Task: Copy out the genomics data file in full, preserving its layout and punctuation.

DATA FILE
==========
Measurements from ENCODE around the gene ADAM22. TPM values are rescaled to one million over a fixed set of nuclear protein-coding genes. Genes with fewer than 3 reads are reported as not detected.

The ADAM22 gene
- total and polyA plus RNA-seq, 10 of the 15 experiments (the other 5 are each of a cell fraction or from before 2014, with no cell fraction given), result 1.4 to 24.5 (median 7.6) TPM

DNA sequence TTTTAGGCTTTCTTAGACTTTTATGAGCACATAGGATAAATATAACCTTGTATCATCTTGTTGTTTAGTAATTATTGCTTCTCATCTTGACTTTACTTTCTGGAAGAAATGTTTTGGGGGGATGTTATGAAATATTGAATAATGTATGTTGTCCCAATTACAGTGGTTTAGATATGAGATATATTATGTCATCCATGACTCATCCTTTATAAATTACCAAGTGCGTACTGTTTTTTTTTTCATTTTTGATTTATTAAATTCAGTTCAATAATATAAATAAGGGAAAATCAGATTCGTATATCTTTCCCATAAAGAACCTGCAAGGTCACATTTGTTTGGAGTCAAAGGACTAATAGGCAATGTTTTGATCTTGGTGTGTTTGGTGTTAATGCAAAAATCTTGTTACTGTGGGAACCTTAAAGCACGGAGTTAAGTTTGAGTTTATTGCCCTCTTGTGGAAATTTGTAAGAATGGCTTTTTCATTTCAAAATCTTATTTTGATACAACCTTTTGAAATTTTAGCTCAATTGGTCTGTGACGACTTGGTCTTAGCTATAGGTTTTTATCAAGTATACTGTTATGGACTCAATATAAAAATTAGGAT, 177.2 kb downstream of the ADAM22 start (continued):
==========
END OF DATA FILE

Measurements from ENCODE around the gene ADAM22. TPM values are rescaled to one million over a fixed set of nuclear protein-coding genes. Genes with fewer than 3 reads are reported as not detected.

The ADAM22 gene
- total and polyA plus RNA-seq, 10 of the 15 experiments (the other 5 are each of a cell fraction or from before 2014, with no cell fraction given), result 1.4 to 24.5 (median 7.6) TPM

DNA sequence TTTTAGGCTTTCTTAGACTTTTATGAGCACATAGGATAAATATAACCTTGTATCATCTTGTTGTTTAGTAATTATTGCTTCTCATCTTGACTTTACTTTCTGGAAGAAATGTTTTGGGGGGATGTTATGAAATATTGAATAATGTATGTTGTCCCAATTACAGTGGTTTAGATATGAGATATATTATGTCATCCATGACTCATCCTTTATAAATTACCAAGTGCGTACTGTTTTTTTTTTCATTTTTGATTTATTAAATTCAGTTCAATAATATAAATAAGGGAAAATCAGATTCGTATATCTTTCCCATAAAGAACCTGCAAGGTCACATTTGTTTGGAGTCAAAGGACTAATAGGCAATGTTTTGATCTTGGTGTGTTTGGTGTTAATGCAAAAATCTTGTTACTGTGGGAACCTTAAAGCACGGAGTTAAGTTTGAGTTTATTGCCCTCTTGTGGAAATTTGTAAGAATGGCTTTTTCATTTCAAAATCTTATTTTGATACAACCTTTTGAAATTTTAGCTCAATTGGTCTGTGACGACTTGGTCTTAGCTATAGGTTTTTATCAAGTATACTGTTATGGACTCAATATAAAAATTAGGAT, 177.2 kb downstream of the ADAM22 start (continued):